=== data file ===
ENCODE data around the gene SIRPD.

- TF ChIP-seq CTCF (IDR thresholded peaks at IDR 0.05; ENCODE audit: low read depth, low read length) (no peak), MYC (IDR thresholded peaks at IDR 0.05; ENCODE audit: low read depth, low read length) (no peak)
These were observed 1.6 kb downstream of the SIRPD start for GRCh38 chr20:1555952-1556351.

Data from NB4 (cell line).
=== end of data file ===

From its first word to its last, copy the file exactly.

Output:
ENCODE data around the gene SIRPD.

- TF ChIP-seq CTCF (IDR thresholded peaks at IDR 0.05; ENCODE audit: low read depth, low read length) (no peak), MYC (IDR thresholded peaks at IDR 0.05; ENCODE audit: low read depth, low read length) (no peak)
These were observed 1.6 kb downstream of the SIRPD start for GRCh38 chr20:1555952-1556351.

Data from NB4 (cell line).